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The iron planet with a 4-hour year

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When Joe lived back on Earth, it felt like the years were flying by. Then he went to work in the mines on the iron planet, and discovered how wrong he'd been. One side of the small world enjoyed perpetual night, and in his heat-resistant spacesuit it was just cool enough to stand and drill into the ground. There was neither sunrise nor sunset to mark the passage of time, yet he knew the iron planet whirled around its star so fast that every time he lay down for his 8 Earth-hours of shut-eye, he woke up two years later.

If Joe the space miner existed, that would be his life on KOI 1843.03, a potential planet found by NASA's Kepler space telescope. This odd world appears to have the shortest known year, completing an orbit around its star in just 4 hours, 15 minutes.

Because it is so close to the star, one side of the planet most likely always faces the star and feels more of its gravitational pull, creating tidal forces that squish and stretch the tiny body. And to withstand the star's gravitational wrath, the planet must be made almost entirely of iron.

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Posted (edited)

Oh no.... No way would I want to age that fast, unless I got presents on every single birthday

Edited by Simbi Laveau

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How much gravity would it have, if as it appears it doesn't rotate at all? Would anything on it (such as Joe the hypothetical Miner) just be drawn off it into the sun? How much do they pay Joe?

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How much gravity would it have, if as it appears it doesn't rotate at all? Would anything on it (such as Joe the hypothetical Miner) just be drawn off it into the sun? How much do they pay Joe?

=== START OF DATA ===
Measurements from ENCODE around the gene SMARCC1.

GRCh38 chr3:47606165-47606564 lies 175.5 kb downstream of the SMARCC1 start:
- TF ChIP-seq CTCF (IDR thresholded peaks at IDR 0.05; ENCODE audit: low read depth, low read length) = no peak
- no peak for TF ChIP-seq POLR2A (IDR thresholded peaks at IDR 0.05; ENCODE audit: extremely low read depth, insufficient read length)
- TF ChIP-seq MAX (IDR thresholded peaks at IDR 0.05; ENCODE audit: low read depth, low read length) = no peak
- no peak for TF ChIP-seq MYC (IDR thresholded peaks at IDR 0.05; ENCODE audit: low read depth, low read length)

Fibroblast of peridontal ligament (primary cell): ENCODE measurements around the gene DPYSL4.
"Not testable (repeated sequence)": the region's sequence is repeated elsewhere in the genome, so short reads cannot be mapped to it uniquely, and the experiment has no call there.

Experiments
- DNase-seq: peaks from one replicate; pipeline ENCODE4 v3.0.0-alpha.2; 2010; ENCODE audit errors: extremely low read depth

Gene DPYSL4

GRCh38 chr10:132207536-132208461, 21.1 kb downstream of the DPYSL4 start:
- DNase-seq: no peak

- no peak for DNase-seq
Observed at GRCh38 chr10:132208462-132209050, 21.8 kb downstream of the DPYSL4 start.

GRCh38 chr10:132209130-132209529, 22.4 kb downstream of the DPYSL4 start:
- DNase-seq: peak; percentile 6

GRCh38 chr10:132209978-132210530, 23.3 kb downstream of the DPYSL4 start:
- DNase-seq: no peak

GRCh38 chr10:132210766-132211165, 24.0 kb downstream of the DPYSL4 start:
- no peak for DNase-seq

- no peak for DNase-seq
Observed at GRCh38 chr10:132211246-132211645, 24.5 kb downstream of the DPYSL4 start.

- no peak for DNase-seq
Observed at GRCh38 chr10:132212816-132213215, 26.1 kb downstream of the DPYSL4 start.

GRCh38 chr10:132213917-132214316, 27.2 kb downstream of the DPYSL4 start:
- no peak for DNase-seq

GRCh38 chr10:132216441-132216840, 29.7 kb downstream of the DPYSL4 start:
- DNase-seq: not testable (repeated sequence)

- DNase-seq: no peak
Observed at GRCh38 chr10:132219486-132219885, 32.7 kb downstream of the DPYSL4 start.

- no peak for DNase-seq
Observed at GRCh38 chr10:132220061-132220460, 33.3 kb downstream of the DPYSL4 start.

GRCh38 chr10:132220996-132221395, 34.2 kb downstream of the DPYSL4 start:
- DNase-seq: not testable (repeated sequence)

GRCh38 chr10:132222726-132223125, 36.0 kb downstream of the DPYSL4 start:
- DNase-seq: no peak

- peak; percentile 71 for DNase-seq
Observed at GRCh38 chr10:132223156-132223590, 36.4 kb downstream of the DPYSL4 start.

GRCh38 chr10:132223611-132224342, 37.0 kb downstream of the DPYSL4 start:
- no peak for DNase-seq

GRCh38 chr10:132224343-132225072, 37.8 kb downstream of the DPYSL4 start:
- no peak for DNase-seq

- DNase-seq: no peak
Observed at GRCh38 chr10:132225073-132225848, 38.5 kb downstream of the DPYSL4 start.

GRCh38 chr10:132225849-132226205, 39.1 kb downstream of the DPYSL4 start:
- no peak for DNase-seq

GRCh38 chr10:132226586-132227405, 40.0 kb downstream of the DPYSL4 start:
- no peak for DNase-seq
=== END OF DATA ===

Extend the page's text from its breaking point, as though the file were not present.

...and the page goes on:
Gravity is not caused by rotation.

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Gravity is not caused by rotation.

Precisely! Gravity is caused by mass.......and an iron planet would have lots of mass.......depending on size/diameter of course.....

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I was under the impression (erroneously it seems) that all planets rotated on their axis.

The article doesn't seem to address this, either that or I missed something. So I want to know is why wouldn't it rotate?

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Posted (edited)

I was under the impression (erroneously it seems) that all planets rotated on their axis.

The article doesn't seem to address this, either that or I missed something. So I want to know is why wouldn't it rotate?

If one side faces the star all the time then it does rotate, at the same rate as its orbit. Just like the moon does to the earth (more or less). I believe it's called tidal locking, and all orbiting bodies are being gradually forced into this state, very slowly.

Edited by Elfin
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Ah right, right. Sounds logical. Sorry for sounding so stupid.

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It suggests there's room for exotic matter as well imv.

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